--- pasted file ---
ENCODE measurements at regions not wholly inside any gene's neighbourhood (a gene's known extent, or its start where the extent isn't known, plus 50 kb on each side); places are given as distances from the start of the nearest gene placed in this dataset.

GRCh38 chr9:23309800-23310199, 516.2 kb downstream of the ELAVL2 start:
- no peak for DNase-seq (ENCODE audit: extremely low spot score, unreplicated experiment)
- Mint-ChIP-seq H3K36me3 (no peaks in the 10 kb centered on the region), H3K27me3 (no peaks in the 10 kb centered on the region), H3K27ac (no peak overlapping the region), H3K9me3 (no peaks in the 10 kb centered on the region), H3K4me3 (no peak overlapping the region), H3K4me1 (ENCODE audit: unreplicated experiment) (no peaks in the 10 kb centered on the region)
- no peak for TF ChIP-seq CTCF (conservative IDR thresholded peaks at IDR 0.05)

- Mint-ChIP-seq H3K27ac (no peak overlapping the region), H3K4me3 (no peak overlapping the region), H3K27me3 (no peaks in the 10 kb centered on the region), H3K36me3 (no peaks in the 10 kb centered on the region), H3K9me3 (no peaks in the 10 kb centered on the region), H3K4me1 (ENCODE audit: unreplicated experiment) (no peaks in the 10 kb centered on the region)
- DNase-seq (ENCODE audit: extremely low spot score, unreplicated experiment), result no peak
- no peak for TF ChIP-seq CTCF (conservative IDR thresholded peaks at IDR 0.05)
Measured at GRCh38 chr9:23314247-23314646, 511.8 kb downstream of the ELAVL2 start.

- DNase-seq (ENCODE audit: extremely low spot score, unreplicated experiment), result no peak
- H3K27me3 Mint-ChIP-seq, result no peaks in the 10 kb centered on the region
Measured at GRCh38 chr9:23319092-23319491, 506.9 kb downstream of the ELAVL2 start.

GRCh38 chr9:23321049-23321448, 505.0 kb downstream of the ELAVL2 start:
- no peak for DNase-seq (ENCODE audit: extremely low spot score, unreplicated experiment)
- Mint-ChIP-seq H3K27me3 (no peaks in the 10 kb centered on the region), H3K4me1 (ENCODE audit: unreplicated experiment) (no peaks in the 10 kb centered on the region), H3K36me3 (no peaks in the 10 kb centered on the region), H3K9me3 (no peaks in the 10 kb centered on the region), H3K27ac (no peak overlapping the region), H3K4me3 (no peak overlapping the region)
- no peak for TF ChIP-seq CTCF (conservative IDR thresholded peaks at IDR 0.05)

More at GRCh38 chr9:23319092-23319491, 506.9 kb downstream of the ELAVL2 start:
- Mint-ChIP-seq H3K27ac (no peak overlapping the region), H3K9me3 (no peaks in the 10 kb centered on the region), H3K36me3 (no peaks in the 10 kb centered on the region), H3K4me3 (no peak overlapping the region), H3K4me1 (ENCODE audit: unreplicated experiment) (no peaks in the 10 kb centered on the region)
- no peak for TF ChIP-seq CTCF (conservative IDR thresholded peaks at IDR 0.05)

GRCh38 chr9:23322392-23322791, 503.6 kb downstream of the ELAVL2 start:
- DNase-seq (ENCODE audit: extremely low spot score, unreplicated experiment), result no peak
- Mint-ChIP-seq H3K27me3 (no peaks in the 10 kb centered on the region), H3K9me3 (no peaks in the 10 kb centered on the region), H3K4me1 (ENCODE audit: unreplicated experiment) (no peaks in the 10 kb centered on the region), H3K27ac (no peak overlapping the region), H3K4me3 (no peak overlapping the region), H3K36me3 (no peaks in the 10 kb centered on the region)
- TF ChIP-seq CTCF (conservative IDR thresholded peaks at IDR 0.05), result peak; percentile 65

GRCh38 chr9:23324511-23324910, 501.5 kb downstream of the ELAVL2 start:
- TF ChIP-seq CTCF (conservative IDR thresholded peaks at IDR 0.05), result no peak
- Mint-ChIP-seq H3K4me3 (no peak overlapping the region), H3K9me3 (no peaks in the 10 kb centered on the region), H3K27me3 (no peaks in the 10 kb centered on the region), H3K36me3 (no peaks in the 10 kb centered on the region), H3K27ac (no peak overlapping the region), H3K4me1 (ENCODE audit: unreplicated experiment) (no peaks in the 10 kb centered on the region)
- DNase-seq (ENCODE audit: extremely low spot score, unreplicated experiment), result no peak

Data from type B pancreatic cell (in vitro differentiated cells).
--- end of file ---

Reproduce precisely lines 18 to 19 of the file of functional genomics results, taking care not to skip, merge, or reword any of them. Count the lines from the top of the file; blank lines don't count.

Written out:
- Mint-ChIP-seq H3K27ac (no peak overlapping the region), H3K9me3 (no peaks in the 10 kb centered on the region), H3K36me3 (no peaks in the 10 kb centered on the region), H3K4me3 (no peak overlapping the region), H3K4me1 (ENCODE audit: unreplicated experiment) (no peaks in the 10 kb centered on the region)
- no peak for TF ChIP-seq CTCF (conservative IDR thresholded peaks at IDR 0.05)